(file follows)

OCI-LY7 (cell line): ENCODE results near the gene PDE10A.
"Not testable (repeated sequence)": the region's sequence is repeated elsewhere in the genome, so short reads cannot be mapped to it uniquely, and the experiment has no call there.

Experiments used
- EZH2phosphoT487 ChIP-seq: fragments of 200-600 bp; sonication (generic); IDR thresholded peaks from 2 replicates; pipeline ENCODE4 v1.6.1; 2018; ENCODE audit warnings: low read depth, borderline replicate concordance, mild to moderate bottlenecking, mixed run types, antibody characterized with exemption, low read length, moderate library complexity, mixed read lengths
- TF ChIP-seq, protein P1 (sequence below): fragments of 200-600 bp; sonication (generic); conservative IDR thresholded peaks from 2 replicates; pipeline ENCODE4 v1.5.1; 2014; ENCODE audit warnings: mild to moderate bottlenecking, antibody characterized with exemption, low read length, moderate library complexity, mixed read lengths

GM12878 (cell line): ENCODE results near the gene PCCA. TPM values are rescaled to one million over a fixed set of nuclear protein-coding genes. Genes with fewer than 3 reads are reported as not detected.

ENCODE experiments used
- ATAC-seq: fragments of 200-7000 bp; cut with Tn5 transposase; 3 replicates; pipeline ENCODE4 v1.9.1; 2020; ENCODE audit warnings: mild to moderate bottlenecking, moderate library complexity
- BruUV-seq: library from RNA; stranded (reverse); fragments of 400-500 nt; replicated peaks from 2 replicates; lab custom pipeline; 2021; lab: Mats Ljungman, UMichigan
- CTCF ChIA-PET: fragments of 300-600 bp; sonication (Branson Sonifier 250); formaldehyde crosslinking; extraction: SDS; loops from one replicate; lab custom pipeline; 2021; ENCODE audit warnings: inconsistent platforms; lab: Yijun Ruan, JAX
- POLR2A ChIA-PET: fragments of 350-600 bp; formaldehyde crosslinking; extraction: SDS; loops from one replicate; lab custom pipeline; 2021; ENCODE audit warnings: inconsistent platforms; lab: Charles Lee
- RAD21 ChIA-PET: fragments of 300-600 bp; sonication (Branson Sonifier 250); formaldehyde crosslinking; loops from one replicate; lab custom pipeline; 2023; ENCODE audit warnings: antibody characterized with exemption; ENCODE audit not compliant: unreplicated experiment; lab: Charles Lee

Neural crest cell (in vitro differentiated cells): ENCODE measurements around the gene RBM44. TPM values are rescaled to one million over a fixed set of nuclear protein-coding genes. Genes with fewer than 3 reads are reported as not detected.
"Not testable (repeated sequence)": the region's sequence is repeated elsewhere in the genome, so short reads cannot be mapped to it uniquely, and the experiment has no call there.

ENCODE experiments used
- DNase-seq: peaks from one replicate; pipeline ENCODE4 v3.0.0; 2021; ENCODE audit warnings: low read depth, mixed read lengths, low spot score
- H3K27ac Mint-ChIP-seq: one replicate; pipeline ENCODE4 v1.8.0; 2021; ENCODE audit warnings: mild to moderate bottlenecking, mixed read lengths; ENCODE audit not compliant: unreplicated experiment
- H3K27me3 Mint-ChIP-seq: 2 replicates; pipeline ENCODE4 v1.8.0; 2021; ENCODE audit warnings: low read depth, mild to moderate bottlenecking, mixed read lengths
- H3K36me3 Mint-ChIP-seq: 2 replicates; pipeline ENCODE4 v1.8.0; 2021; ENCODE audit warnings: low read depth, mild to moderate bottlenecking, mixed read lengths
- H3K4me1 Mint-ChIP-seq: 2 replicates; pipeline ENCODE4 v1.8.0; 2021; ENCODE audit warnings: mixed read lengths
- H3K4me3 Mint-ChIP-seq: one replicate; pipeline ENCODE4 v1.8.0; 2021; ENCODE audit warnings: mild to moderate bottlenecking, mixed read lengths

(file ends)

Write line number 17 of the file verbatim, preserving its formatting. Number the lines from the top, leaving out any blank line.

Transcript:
- H3K27ac Mint-ChIP-seq: one replicate; pipeline ENCODE4 v1.8.0; 2021; ENCODE audit warnings: mild to moderate bottlenecking, mixed read lengths; ENCODE audit not compliant: unreplicated experiment